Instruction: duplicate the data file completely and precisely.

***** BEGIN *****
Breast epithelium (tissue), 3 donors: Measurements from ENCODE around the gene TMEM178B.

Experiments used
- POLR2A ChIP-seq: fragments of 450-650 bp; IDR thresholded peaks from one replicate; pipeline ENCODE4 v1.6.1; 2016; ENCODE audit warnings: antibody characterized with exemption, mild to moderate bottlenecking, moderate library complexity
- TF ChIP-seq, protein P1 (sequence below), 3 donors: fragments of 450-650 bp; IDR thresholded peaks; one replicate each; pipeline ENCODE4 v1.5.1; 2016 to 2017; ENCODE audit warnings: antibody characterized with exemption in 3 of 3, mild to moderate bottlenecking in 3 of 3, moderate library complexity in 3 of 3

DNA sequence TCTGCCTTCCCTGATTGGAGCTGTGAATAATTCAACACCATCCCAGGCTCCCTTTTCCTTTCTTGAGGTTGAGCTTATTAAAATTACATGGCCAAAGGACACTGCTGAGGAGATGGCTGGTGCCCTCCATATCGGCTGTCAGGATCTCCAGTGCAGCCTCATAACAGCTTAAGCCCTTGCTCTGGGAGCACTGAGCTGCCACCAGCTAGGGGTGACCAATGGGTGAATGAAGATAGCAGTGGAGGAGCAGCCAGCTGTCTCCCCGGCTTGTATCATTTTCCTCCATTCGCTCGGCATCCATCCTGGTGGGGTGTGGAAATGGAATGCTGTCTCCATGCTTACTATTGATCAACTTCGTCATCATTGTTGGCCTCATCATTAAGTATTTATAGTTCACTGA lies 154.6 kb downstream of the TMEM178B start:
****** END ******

Breast epithelium (tissue), 3 donors: Measurements from ENCODE around the gene TMEM178B.

Experiments used
- POLR2A ChIP-seq: fragments of 450-650 bp; IDR thresholded peaks from one replicate; pipeline ENCODE4 v1.6.1; 2016; ENCODE audit warnings: antibody characterized with exemption, mild to moderate bottlenecking, moderate library complexity
- TF ChIP-seq, protein P1 (sequence below), 3 donors: fragments of 450-650 bp; IDR thresholded peaks; one replicate each; pipeline ENCODE4 v1.5.1; 2016 to 2017; ENCODE audit warnings: antibody characterized with exemption in 3 of 3, mild to moderate bottlenecking in 3 of 3, moderate library complexity in 3 of 3

DNA sequence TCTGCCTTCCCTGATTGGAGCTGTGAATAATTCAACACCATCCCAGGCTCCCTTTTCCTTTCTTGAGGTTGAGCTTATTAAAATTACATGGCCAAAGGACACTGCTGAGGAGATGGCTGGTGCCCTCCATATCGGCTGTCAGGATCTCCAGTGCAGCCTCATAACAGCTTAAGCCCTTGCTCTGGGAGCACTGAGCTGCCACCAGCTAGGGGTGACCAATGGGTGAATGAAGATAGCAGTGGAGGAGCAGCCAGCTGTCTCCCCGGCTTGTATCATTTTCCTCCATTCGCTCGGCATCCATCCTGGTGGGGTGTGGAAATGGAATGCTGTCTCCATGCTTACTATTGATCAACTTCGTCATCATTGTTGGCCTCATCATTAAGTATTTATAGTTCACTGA lies 154.6 kb downstream of the TMEM178B start: